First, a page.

Speak, Bird, Speak Again: Palestinian Arab Folktales

By Ibrahim Muhawi; Sharif Kanaana | Go to book overview

Introduction

The Tales

The forty-five tales included in this volume were selected on the basis of their popularity and the excellence of their narration from approximately two hundred tales collected on cassette tapes between 1978 and 1980 in various parts of Palestine—the Galilee (since 1948 part of the state of Israel), the West Bank, and Gaza. The criterion of popularity reflects our intention to present the tales heard most frequently by the majority of the Palestinian people. Both our own life-long familiarity with this material and the opinions of the raconteurs themselves helped us to assess a tale’s popularity. We made a point of asking the tellers to narrate the tales heard most often in folktale sessions of the past, and in most cases we selected only those tales for which we had more than one version. In the few cases where variants were not available (e.g., tale 44), excellence of narration was the determining criterion, as it was in choosing a version (always taken as a whole and without modification) from among the available variants.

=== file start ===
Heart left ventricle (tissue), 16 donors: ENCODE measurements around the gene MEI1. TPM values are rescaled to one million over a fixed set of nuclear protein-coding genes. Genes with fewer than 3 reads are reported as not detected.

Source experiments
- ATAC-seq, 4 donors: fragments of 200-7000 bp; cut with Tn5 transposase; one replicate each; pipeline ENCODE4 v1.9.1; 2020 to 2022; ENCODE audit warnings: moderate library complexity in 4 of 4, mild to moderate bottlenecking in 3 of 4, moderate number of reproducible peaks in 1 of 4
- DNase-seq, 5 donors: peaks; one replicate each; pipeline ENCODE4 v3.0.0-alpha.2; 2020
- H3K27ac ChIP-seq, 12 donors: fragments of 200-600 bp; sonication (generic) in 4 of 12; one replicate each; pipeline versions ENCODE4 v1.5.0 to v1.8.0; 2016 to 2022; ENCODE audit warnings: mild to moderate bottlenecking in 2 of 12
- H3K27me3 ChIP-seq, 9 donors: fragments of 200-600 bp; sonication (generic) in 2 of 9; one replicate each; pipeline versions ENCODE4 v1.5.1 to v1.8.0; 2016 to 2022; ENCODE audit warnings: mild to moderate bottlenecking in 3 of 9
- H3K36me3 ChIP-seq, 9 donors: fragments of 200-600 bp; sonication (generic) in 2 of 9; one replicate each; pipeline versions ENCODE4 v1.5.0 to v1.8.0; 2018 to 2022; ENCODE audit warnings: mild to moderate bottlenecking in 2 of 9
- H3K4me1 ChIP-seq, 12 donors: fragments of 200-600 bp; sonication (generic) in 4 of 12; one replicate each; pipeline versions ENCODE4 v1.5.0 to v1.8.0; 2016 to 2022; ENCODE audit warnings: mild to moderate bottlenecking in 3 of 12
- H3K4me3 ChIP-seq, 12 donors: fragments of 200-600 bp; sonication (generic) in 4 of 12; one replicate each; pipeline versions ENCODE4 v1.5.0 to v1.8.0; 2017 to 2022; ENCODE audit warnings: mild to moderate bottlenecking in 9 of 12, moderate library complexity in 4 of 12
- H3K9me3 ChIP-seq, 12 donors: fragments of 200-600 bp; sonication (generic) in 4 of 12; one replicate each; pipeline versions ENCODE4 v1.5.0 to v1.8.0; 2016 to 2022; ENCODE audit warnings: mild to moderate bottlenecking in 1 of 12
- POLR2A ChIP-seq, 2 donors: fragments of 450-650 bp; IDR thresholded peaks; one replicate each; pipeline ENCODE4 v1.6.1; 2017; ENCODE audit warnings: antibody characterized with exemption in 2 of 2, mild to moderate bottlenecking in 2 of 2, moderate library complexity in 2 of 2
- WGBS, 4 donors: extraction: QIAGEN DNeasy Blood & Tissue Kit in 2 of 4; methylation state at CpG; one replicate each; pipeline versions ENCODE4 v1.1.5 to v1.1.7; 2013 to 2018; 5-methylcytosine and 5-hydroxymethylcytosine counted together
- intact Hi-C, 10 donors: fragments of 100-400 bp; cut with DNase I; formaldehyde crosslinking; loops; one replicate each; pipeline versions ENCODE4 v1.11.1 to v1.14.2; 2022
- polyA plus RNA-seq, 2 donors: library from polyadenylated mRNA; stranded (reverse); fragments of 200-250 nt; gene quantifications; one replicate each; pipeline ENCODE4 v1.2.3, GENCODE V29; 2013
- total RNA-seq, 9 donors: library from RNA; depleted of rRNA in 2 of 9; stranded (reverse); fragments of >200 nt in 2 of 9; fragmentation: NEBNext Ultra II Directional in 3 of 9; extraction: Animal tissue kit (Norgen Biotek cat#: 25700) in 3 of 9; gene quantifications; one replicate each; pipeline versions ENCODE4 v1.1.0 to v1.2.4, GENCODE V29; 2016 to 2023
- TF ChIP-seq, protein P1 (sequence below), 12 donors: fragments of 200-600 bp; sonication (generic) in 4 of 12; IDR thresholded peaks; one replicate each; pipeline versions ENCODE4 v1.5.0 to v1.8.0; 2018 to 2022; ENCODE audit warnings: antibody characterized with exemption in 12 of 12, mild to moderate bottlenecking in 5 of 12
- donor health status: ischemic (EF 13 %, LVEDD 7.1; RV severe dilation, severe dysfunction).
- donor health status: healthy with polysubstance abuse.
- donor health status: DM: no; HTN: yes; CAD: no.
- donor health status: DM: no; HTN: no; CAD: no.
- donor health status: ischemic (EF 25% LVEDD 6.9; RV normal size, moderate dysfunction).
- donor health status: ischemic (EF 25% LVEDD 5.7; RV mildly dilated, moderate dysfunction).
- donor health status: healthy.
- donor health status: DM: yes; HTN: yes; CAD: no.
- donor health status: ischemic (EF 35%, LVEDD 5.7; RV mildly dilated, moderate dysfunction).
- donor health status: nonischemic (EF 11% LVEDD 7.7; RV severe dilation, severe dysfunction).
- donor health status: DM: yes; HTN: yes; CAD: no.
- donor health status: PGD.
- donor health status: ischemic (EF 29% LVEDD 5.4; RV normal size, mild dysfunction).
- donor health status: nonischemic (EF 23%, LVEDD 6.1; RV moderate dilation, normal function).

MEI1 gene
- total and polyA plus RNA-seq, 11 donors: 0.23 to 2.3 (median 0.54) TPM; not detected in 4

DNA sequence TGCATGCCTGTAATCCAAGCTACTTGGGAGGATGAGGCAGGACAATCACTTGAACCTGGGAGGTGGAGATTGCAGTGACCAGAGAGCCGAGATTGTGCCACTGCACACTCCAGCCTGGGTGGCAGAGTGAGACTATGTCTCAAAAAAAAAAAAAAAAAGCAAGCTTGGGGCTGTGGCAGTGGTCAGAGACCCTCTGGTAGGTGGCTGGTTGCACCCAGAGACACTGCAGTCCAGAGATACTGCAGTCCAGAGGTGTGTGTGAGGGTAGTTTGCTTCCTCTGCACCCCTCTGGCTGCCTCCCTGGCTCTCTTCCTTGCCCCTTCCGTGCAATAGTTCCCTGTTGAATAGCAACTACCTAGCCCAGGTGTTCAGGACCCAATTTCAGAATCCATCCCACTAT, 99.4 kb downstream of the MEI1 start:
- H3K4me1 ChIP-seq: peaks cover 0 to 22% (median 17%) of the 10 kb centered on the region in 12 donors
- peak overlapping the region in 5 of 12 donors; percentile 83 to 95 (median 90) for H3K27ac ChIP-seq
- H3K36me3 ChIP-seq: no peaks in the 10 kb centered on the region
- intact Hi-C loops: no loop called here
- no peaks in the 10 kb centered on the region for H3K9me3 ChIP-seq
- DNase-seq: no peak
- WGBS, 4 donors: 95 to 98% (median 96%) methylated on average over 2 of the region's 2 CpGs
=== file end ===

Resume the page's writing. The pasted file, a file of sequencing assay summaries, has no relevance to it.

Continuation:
In this collection we have included only the type of tale known in the Palestinian dialect as ḥikāye or xurrafiyye—that is, “folktale” proper. With such terms as Märchen, wonder tale, and fairy tale all used to designate the kind of narrative under discussion here, the word folktale almost defies definition. The Arabic terms, however, provide us with helpful clues. The first, ḥikāye (which, correctly translated, means “tale”), is derived from a root that means not only “to narrate” but also “to imitate (artistically).” Hence the designation ḥikāye puts the emphasis on the mimetic, or artistic, aspect of narration, whereas xurrafiyye (properly translated, “fabula”) is derived from a root stressing its “fabulous,” or “fictitious,” aspect. (The term xurrafiyye, we must note, is the more inclusive of the two, for it is also used to refer not only to folktales but to other types of fictional oral narrative as well.)

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Speak, Bird, Speak Again: Palestinian Arab Folktales
Table of contents

Table of contents

  • Title Page iii
  • Contents v
  • Foreword ix
  • Acknowledgments xv
  • Note on Transliteration xvii
  • Key to References xix
  • Introduction 1
  • Notes on Presentation and Translation 51
  • Group I - Individuals 53
  • Children and Parents 55
  • Siblings 84
  • Sexual Awakening and Courtship 115
  • The Quest for the Spouse 148
  • Group II - Family 173
  • Brides and Bridegrooms 175
  • Husbands and Wives 206
  • Group III - Society 251
  • Group IV - Environment 279
  • Group V - Universe 295
  • Folkloristic Analysis 327
  • Appendix A- Transliteration of Tale 10 381
  • Appendix B- Index of Folk Motifs 387
  • Appendix C- List of Tales by Type 403
  • Selected Bibliography 405
  • Footnote Index 413
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